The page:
No, Facebook is Not Dying.

Thursday, December 26, 2013 - 11:08 AM

No, Facebook is not dying. 

Although there's a huge appetite for stories to the contrary. The one circulating today cites ethnographic research from the EU which makes the startling claim that “Facebook is basically dead and buried with UK teenagers.”

Although that’s a direct quote from anthropologist Daniel Miller, it turns out he’s using a different understanding of “dead and buried” than the one you might be used to.

To back up for a moment, here was Miller’s methodology. He interviewed kids in one town in the United Kingdom (the larger study he’s part of is looking at other towns in other countries). In November, Miller focussed on the 16-18 year olds in that town. Those kids told him that they’re less excited about Facebook, and that they use a bunch of other social media and messaging services.

For this group Facebook is not just falling, it is basically dead, finished, kaput, over. It is about the least cool thing you could be associated with on the planet. It has been replaced by a combination of four media, Twitter, Instagram, Snapchat and WhatsApp.

OK. But then here’s Miller one paragraph later:

…most of the schoolchildren say they will remain on Facebook, but in essence as a mode of family interaction because their parents and even grandparents are starting to see it as almost an obligation to keep in touch through Facebook. So I don’t expect Facebook to necessarily disappear altogether.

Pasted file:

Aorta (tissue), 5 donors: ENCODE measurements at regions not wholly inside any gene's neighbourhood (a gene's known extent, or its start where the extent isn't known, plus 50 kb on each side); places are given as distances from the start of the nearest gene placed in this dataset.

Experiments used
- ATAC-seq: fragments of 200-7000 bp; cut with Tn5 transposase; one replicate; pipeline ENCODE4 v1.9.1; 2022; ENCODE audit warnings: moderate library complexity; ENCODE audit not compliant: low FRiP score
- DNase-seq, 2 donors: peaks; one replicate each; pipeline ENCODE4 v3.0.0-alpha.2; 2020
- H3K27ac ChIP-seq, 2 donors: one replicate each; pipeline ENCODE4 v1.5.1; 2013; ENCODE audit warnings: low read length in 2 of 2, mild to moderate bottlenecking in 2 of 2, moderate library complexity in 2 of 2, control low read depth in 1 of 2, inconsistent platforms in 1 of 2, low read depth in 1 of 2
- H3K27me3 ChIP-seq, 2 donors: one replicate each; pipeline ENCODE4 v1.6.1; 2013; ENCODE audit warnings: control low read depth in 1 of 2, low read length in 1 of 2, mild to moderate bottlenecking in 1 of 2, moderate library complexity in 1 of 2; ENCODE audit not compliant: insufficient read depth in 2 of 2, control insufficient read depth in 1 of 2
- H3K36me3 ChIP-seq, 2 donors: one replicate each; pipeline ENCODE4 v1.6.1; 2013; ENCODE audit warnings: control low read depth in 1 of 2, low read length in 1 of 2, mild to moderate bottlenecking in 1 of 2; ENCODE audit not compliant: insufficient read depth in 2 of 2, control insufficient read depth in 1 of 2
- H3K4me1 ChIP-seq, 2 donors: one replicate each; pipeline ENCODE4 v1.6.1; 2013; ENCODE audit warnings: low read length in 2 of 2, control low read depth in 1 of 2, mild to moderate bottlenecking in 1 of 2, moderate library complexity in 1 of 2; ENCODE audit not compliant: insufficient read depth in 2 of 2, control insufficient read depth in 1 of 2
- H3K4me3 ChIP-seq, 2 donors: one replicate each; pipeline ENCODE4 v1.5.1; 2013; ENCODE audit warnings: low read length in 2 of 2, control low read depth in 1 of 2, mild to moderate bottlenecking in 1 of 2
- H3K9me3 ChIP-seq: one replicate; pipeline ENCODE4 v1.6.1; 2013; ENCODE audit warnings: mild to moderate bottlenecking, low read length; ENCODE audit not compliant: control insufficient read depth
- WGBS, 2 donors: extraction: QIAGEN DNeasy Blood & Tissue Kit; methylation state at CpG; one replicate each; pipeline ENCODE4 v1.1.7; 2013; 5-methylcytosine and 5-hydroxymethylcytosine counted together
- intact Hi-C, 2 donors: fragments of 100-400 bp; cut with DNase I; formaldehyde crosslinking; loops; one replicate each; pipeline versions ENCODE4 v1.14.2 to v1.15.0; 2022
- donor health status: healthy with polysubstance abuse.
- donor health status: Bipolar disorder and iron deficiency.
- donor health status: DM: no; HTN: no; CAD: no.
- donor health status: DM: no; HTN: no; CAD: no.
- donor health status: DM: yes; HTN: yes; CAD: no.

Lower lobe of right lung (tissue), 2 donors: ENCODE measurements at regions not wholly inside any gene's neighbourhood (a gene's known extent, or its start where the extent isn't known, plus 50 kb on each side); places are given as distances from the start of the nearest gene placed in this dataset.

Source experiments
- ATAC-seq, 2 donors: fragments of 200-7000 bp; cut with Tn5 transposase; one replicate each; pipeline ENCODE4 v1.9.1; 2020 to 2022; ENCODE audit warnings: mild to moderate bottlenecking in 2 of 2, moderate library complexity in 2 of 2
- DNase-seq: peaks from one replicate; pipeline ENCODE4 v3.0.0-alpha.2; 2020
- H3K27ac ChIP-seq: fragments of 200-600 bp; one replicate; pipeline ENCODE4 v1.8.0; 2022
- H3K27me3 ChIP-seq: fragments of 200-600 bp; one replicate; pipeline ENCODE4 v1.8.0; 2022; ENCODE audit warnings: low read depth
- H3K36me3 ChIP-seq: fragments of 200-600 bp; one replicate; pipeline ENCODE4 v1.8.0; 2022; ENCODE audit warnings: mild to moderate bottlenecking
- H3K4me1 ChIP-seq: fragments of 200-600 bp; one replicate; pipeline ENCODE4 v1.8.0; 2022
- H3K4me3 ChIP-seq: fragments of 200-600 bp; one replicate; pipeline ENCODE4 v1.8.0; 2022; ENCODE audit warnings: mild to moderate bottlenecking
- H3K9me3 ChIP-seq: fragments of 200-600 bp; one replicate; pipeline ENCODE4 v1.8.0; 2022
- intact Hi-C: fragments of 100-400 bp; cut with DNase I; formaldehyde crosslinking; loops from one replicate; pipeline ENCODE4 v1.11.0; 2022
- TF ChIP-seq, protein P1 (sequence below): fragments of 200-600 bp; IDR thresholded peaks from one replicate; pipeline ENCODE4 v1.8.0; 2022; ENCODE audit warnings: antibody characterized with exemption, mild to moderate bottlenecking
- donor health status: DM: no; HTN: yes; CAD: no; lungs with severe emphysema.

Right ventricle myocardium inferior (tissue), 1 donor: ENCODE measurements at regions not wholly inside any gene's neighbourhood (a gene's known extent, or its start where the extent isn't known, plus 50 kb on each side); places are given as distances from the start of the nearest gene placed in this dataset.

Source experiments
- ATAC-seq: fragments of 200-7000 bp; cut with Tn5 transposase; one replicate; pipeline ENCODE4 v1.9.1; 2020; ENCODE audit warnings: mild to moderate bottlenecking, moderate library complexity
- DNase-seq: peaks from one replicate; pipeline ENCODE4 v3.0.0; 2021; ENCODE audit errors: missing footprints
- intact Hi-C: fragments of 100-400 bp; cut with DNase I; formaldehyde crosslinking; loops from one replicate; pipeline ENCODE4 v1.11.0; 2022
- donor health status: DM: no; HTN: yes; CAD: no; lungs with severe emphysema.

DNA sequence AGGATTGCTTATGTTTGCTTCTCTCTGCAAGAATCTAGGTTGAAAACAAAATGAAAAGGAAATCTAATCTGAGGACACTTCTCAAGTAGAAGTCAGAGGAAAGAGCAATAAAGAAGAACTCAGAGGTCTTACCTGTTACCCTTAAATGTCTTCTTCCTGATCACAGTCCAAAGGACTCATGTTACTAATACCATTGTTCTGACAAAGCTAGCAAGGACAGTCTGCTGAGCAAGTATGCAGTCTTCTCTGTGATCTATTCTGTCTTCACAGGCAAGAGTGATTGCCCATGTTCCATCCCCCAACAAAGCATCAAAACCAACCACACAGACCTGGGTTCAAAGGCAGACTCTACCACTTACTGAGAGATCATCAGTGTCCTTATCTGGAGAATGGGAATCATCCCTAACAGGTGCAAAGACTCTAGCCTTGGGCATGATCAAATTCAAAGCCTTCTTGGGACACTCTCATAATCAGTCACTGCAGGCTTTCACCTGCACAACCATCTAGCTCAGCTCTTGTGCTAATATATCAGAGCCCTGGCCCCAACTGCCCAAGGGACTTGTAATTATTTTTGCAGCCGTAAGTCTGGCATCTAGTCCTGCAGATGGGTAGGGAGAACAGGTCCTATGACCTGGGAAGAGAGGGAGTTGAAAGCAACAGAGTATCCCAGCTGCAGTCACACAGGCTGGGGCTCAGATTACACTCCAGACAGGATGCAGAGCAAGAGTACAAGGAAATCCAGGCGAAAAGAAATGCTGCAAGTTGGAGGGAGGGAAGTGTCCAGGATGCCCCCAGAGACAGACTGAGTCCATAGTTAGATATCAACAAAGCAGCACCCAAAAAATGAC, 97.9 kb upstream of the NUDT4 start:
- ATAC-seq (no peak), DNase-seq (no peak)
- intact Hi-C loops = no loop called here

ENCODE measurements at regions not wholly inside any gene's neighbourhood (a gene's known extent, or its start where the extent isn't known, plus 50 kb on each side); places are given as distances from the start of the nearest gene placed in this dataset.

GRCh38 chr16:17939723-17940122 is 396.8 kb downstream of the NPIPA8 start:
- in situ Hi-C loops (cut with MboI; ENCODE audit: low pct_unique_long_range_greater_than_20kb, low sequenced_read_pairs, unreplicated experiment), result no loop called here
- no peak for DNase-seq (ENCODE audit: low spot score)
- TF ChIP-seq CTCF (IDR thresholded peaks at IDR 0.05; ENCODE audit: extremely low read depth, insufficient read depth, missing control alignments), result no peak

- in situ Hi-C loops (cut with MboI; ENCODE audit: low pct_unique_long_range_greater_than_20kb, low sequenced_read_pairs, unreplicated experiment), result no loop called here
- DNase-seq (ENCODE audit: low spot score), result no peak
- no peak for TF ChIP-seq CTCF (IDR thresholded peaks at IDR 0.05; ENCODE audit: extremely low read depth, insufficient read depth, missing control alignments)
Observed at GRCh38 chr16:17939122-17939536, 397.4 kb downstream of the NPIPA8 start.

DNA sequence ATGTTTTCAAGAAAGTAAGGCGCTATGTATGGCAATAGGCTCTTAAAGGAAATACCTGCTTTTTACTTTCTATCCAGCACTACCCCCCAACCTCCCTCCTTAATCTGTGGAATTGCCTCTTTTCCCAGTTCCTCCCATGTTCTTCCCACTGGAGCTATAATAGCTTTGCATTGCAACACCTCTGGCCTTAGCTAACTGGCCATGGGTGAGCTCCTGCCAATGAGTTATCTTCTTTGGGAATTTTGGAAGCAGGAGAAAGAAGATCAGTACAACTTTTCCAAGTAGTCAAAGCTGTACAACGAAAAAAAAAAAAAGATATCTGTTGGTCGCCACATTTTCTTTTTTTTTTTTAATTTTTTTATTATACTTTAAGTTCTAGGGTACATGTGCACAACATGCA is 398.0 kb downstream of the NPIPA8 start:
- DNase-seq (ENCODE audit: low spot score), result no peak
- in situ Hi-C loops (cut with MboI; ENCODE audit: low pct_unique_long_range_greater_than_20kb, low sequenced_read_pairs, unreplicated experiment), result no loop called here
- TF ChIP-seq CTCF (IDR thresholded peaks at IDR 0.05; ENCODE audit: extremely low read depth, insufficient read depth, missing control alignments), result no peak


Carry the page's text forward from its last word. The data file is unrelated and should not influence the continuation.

When Miller says that Facebook is “basically dead,” he means, “less cool than it was.” When he says that “the young are moving on to cooler things,” he seems to mean, “some teengers I met are continuing to use Facebook, as well as other services they find more glamorous.” If teenagers refused to use products they thought were uncool but necessary, the braces market would collapse overnight.

Facebook is the second most popular website in the entire world. However often Mark Zuckerberg displeases people, he maintains a huge advantage by virtue of being the place we’re all already signed up for.

Even if you no longer use Facebook as a place to broadcast anything more private or personal than your name, its strength as a directory is really important. It means that, like the phone companies, Facebook’ll always have an enormous network advantage that it can use to reinvent ways to make money from. Plus, Facebook has the money to buy out (or rip-off) the glamorous new stuff that UK teens are so excited about. (You know, like Instagram, one of those four competitors Miller cites, which Facebook owns.)

It’s exciting to imagine life without Facebook, and saying that anything will die is, in the long run, a safe bet. But if, as it seems, 2014 will be the year we read a never-ending parade of stories about the Death of Facebook, you can probably safely ignore them. The first sign that Facebook’s actually in trouble will be when it’s no longer popular enough to earn clickbait pieces about its imminent death.


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Comments [5]


for me it got old real fast..(2 or 3 mo.)

Jan. 12 2014 10:34 PM
Dianne from Southern California